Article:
Gladys Hynes was born in Indore, India, to an Irish Catholic
family, with whom she emigrated to London in 1891, later
studying at the London School of Art in Earl’s Court. After her
family moved to Penzance in 1906, she attended the Stanhope
Forbes School of Painting, Newlyn, She returned to London in
1919, where she settled in Hampstead.
Hynes was a supporter of the Irish Republican cause (her
correspondence with Desmond Fitzgerald is the subject of an article
by Ed Vulliamy in The Guardian 26.03.2016). A member of the
CWSS, she was also an impassioned campaigner for women’s rights,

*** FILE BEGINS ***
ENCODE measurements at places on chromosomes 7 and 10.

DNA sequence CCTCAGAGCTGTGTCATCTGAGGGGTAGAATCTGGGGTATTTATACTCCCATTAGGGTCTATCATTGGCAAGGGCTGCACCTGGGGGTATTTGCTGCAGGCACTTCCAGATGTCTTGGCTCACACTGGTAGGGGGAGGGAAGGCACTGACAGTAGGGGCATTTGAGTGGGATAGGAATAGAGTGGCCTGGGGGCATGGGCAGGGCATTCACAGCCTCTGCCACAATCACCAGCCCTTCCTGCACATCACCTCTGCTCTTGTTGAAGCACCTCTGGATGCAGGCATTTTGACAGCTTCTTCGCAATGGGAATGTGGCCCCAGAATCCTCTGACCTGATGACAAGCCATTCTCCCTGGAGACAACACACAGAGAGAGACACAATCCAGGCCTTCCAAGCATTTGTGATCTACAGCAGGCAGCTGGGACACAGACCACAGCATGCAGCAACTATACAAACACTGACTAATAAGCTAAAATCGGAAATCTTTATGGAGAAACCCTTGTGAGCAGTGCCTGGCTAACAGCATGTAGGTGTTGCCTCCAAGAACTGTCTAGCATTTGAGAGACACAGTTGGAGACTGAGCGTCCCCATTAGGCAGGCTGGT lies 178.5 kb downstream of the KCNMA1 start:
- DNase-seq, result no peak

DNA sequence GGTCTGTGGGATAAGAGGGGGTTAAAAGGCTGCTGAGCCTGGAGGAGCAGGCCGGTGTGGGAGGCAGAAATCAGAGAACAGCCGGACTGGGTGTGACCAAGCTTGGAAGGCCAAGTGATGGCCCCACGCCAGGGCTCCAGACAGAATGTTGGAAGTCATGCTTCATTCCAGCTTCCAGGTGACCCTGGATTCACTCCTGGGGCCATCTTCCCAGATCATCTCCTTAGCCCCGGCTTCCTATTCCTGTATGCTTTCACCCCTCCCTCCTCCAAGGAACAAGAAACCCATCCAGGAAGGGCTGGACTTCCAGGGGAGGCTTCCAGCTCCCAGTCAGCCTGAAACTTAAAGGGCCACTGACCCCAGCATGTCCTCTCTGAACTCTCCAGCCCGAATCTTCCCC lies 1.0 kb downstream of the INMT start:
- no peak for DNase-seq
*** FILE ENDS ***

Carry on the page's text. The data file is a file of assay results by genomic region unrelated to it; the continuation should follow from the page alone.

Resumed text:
often challenging the social construction of gender and sexuality in
her work. Many of the paintings she produced during WWII were
shaped by her mainly pacifist convictions.
During her career, Hynes contributed to Roger Fry’s (1866–
1934) Omega Workshops, illustrated books – including the folio
edition of Ezra Pound’s A Draft of the Cantos nos. XVII to XXVII
(1928) – undertook sculpture commissions and theatre designs.
She exhibited with the RA, the LG, the International Society of
Sculptors, the Paris Salon and at the 1924 Venice Biennale.